Both patients and family physicians seem to be involved in a complex scenario resulting in sub-optimal colorectal cancer screening rates. There has been progress in patient awareness of colorectal cancer and the importance of screening . A number of unique barriers to FOBT screening remain which lead to poor patient compliance . In 2008, a colorectal cancer screening survey of 2,230 Manitobans aged 50 to 74 years demonstrated that only 26% had an FOBT within the previous year . Factors identified by patients in the survey as contributing to low uptake among those eligible for CRC screening included: i) lack of knowledge about CRC and understanding of the significance and role of CRC screening in preventing and detecting the disease ; ii) lack of familiarity with the purpose of the FOBT; (iii) barriers associated with the test itself including the instructions for performing the FOBT [24, 25] and iv) perception that the required collection of stool samples is an unpleasant task . Additional reasons given by patients for not completing the FOBT included that: i) they didn’t think it was really needed or necessary (19%); ii) they thought the test sounded complicated (3%); iii) they didn’t really understand the test and why they should do it; iv) they did not want to handle stool (3%); and v) they meant to but didn’t think about it or forgot (3%) . The survey also revealed that of those provided with an FOBT, 10% did not complete it. Among the reasons for completing an FOBT test, 79% of Manitobans surveyed said that it was included as part of a routine physical check-up or screening. Among those who did not do the test, 75% said it was because their doctor did not suggest it. This highlights the impetus and objectives of the protocol, to address the constraints of clinical practice and support family physicians in initiating CRC screening with their patients while at the same time, promoting patient understanding of the disease and the desire to take action and complete the test.
This protocol addresses the importance of promoting understanding of the FOBT among patients as well as their level of awareness, knowledge and education about CRC and screening practices. At the same time, it addresses the time constrains encountered by family physicians in adequately addressing CRC screening with their patients.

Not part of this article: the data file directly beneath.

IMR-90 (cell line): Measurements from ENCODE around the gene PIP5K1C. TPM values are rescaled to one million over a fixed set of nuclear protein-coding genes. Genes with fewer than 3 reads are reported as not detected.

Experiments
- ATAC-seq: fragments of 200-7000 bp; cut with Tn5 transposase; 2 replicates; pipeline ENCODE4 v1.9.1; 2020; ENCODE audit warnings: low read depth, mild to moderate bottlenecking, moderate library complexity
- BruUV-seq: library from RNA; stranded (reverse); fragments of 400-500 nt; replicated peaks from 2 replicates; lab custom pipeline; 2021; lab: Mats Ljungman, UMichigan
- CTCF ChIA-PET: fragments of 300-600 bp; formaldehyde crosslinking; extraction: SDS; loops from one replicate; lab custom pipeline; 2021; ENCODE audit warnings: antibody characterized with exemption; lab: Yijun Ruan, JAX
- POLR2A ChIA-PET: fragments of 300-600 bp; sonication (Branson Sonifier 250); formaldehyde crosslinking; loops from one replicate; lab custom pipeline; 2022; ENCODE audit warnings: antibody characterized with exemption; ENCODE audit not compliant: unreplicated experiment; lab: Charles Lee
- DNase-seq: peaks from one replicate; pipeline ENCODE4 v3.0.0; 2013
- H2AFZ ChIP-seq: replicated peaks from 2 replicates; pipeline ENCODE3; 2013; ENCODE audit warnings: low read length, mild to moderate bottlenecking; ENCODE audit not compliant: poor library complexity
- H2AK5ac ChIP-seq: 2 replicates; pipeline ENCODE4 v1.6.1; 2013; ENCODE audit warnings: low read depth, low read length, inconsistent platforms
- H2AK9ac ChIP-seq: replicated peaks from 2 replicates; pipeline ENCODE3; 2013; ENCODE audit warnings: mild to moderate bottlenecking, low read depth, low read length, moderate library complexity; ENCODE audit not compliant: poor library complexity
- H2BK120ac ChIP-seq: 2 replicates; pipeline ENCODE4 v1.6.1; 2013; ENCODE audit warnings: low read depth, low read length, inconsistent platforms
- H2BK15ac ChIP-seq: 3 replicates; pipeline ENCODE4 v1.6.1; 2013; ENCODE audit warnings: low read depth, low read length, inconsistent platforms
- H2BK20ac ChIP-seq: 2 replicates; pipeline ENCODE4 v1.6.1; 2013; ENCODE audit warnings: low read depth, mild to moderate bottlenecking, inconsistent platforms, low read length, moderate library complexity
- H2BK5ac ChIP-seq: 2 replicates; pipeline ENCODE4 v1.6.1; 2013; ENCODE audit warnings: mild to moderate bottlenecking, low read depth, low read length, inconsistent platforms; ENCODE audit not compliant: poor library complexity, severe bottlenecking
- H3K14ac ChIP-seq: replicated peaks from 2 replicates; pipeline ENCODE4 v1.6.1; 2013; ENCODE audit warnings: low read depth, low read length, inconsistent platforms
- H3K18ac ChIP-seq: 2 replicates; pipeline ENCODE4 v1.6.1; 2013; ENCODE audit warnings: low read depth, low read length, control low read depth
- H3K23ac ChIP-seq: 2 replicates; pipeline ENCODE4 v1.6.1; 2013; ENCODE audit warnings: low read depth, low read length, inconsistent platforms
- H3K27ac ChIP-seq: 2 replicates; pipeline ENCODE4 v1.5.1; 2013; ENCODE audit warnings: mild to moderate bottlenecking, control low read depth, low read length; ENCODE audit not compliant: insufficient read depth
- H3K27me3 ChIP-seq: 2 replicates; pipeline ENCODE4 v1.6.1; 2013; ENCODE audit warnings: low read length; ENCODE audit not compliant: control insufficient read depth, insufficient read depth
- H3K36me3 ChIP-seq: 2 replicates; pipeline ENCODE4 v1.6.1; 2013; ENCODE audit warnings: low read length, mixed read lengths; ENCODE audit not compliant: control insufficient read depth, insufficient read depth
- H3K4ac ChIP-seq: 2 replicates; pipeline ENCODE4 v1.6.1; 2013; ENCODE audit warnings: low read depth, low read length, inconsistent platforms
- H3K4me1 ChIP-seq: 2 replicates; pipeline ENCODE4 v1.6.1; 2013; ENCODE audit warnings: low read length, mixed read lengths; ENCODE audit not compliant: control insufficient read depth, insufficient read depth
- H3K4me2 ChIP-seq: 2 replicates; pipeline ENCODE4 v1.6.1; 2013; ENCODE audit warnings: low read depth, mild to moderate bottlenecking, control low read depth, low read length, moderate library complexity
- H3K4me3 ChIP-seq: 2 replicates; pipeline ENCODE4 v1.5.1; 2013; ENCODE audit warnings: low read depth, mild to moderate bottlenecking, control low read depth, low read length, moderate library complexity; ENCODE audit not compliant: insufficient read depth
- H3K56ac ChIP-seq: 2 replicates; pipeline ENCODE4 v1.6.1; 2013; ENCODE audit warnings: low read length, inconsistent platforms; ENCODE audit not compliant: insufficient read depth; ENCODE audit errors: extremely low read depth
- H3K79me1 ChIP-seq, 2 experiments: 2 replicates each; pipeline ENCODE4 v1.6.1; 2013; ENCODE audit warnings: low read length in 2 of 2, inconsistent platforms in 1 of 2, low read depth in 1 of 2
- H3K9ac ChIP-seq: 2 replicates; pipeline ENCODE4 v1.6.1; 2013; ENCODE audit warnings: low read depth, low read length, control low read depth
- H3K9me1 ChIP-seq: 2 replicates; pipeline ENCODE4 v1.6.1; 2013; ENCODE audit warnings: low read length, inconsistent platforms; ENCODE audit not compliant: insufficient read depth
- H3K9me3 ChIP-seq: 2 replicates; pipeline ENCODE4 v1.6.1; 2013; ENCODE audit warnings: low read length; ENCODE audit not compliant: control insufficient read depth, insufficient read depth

The patient decision aid used in this protocol is based on the Health Belief Model in that patient health prevention behaviors are largely determined by perceived susceptibility and seriousness of a health threat or personal risk , the patients’ consideration of benefits and barriers to action, including adequacy of information to cue action and self-efficacy or confidence in the ability to successfully take action . Patient barriers to FOBT compliance are consistent with the Health Belief Model as they include limited accurate knowledge and understanding of CRC and screening tests for CRC, low perception of personal risk for CRC in the average-risk population, inconvenience, aversion to stool testing, lack of confidence in the ability to do the FOBT, the perception that the FOBT is time consuming, and fear of the consequences of screening [18, 20].
In 2009, 66% of Canadians 45 years and older went online and represent an age group that is typically slower to adapt to and use the internet . In 2010, 77.1% of Canadians had home internet access compared to 73% of Manitobans. Among those using the internet from home, approximately 75% went online every day in a typical month and 70% searched for medical or health related information online . Seventy-four percent of females searched for information about health or medical conditions compared to 66.7 of men. In 2009, 71.6% of at home internet users were between 35–54 years of age compared to 69.1% of those 55–64 years, and 65.9% of those 65 years and older . In 2010, 80% of individuals between the ages 45–64 used the internet compared to approximately 51% aged 65–74 and 27% aged 75 years and older. Household income quartile as well as urban versus rural community internet access are factors influencing internet use . The role of the internet in assisting with and supporting positive health promotion behaviors in Manitoban’s age 50–74 years of age is currently unknown. Findings from the study outlined by this protocol will illuminate whether the internet is a possible medium for consideration as a means to support community-based family physicians in improving colorectal cancer screening of their patients.